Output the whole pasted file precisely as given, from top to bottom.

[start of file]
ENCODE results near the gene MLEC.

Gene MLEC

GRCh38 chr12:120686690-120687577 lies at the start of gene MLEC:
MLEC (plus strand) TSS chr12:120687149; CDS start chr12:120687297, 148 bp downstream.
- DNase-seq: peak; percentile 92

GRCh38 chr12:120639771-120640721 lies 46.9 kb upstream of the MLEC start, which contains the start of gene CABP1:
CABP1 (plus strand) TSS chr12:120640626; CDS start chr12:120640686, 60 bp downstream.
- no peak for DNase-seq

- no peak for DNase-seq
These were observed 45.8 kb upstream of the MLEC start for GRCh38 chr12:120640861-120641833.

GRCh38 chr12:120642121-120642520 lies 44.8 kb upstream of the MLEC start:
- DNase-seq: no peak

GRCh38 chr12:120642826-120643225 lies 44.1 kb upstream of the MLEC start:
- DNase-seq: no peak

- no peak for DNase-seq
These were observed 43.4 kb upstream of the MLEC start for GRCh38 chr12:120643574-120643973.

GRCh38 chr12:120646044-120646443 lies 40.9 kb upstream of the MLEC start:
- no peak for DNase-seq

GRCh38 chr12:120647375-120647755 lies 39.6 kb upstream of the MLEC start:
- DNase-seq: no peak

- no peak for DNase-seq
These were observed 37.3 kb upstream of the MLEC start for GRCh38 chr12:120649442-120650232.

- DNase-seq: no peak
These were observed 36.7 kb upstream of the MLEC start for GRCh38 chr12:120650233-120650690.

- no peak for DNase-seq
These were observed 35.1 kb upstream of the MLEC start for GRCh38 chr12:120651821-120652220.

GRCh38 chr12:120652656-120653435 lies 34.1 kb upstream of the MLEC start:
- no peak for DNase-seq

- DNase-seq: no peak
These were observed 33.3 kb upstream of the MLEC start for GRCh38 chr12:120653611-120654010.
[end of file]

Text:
ENCODE results near the gene MLEC.

Gene MLEC

GRCh38 chr12:120686690-120687577 lies at the start of gene MLEC:
MLEC (plus strand) TSS chr12:120687149; CDS start chr12:120687297, 148 bp downstream.
- DNase-seq: peak; percentile 92

GRCh38 chr12:120639771-120640721 lies 46.9 kb upstream of the MLEC start, which contains the start of gene CABP1:
CABP1 (plus strand) TSS chr12:120640626; CDS start chr12:120640686, 60 bp downstream.
- no peak for DNase-seq

- no peak for DNase-seq
These were observed 45.8 kb upstream of the MLEC start for GRCh38 chr12:120640861-120641833.

GRCh38 chr12:120642121-120642520 lies 44.8 kb upstream of the MLEC start:
- DNase-seq: no peak

GRCh38 chr12:120642826-120643225 lies 44.1 kb upstream of the MLEC start:
- DNase-seq: no peak

- no peak for DNase-seq
These were observed 43.4 kb upstream of the MLEC start for GRCh38 chr12:120643574-120643973.

GRCh38 chr12:120646044-120646443 lies 40.9 kb upstream of the MLEC start:
- no peak for DNase-seq

GRCh38 chr12:120647375-120647755 lies 39.6 kb upstream of the MLEC start:
- DNase-seq: no peak

- no peak for DNase-seq
These were observed 37.3 kb upstream of the MLEC start for GRCh38 chr12:120649442-120650232.

- DNase-seq: no peak
These were observed 36.7 kb upstream of the MLEC start for GRCh38 chr12:120650233-120650690.

- no peak for DNase-seq
These were observed 35.1 kb upstream of the MLEC start for GRCh38 chr12:120651821-120652220.

GRCh38 chr12:120652656-120653435 lies 34.1 kb upstream of the MLEC start:
- no peak for DNase-seq

- DNase-seq: no peak
These were observed 33.3 kb upstream of the MLEC start for GRCh38 chr12:120653611-120654010.